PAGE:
Fashion week clashes with Kanye West's release of T.L.O.P album

New York Fashion week will not take place in a traditional space. It is not even on the traditional schedule, which lists roughly 150 shows stretching from Thursday morning to next Thursday night.
Rather, it will take place in the behemoth of Madison Square Garden, it  will  this time around feature not only a clothing collection but also an album release party, and will be attended by a selected group of editors, critics and retailers, as well as a much larger group of ticket-buying consumers, who will fill out the more than 18,000 seats and who are paying up to $8,584 on resale sites for the privilege. (The official price of the tickets was $50 to $135.) For those of us who cannot make it, the show will be filmed and screened in theaters across the globe, obviously in up to 25 countries, including Macedonia and Australia.

The event is the debut of Kanye West’s Yeezy Season 3 as well as the unveiling of his album “T.L.O.P.” While you could dismiss the use of mobile phone coverage at this prestigious event as a distraction from the business at hand something else is to happen three days later that casts the Yeezy experiment in a somewhat different light.
On Sunday, Diane von Furstenberg, the founder of the brand that bears her name and, as the chairwoman of the Council of Fashion Designers of America, a pillar of the fashion establishment, will hold her own “experience” over two floors of her meatpacking district headquarters-New York pied-à-terre (she lives on the top floor).
She will invite select guests to filter in and out for over an hour (or to stay and drink and schmooze) to see vignettes of Karlie Kloss and Gigi Hadid, among other major models, acting out real-life situations, choreographed by Stephen Galloway, while wearing pieces from her new collection. Attendees will be able to talk to Ms. von Furstenberg and her team, and otherwise get up close and personal with the clothes in a way they never can with a runway.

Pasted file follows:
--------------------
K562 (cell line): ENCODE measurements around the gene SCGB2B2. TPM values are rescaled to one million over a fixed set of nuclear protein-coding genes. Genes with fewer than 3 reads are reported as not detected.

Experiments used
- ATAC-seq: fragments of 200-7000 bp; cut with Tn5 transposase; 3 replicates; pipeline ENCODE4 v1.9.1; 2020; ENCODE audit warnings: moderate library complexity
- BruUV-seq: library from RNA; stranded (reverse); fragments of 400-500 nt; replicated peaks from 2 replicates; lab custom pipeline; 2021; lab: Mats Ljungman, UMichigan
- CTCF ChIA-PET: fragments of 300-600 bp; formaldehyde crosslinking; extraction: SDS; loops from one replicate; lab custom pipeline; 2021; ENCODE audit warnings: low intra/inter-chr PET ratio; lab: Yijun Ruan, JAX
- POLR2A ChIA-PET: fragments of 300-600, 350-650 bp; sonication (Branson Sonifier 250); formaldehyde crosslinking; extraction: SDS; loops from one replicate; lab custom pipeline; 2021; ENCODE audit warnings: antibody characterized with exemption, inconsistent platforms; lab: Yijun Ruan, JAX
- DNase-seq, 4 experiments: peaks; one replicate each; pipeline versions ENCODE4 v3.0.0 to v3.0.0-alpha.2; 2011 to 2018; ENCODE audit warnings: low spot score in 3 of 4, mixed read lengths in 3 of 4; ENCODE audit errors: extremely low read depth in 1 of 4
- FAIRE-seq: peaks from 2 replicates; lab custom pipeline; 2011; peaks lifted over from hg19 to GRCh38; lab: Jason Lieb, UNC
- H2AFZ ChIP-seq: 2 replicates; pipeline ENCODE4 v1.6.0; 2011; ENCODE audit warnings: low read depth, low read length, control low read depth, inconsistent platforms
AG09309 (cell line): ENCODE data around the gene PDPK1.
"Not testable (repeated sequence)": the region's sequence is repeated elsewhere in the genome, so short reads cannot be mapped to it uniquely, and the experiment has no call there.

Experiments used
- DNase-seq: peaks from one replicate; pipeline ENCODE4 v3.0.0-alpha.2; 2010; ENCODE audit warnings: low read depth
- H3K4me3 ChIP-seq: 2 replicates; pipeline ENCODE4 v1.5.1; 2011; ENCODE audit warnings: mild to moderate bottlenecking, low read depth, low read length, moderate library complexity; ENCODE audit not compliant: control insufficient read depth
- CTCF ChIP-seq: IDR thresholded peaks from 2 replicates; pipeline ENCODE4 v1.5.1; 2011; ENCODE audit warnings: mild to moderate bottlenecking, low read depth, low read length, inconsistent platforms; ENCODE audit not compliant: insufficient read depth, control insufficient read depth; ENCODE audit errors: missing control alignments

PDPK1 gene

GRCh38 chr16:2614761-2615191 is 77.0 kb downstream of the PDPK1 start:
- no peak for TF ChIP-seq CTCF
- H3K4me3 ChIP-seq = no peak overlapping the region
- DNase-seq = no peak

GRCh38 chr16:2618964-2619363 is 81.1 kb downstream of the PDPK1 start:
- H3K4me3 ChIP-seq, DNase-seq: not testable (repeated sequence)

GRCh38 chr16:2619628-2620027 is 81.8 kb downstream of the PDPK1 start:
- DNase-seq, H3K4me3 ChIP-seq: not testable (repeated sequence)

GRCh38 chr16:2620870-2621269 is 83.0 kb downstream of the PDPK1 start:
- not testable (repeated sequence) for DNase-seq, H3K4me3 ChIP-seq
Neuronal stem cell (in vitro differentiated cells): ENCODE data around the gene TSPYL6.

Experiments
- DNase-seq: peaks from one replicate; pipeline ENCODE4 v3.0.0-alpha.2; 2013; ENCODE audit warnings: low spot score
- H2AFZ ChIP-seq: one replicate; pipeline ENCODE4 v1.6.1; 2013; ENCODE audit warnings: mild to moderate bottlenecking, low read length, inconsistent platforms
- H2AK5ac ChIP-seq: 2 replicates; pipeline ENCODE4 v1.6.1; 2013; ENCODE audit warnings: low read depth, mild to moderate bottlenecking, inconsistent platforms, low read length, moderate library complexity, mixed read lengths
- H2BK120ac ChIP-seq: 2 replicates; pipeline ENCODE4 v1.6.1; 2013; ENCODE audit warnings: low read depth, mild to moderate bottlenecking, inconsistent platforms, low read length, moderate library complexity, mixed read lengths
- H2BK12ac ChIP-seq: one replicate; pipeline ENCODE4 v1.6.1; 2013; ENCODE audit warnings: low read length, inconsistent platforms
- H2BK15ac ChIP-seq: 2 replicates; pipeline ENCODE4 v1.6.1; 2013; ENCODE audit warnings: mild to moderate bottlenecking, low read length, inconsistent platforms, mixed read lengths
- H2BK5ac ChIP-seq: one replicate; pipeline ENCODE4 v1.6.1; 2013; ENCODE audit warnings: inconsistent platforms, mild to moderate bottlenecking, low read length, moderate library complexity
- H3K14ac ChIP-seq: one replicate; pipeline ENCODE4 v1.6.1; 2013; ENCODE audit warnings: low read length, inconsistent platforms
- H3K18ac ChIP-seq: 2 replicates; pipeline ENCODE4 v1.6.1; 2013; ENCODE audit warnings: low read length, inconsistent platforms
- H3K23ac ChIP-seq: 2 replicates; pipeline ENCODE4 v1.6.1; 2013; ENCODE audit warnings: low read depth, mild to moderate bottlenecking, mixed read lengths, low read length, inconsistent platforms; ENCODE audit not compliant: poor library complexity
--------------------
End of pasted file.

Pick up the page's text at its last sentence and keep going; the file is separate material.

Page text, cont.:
And if that were not enough, when Burberry hosts its fall show in London one week later, it will be clad in nostalgia. Come September, the brand will abandon the concept of “spring” and “fall” and present combined men’s wear and women’s wear shows that will be panseasonal. The clothes will be in stores directly after the show.
The three events reflect a tipping point.
“Everyone drank the Kool-Aid for too long, but it’s just not working anymore,” Ms. von Furstenberg said last week. “We are in a moment of complete confusion between what was and what will be. Everyone has to learn new rules.”
This is turning out to be fashion’s season of existential crisis. Suddenly designers are asking big questions about “purpose” and “effect,” re-examining the system on which they rest. And they are doing it in the cold, blue light of the smartphone’s glare. They are doing it, arguably, because of the smartphone’s glare.
Complaints about the fashion show system, a monthlong twice-yearly four-country treadmill to see clothes six months before they reach stores, have been around for a long time: Fashion week is too tiring, too old-fashioned, too crowded. But while fashion people have largely complained about the effect the system has on their own lives and jobs and creativity, today’s problems are driven by a force even more powerful than simple self-interest: financial interest.

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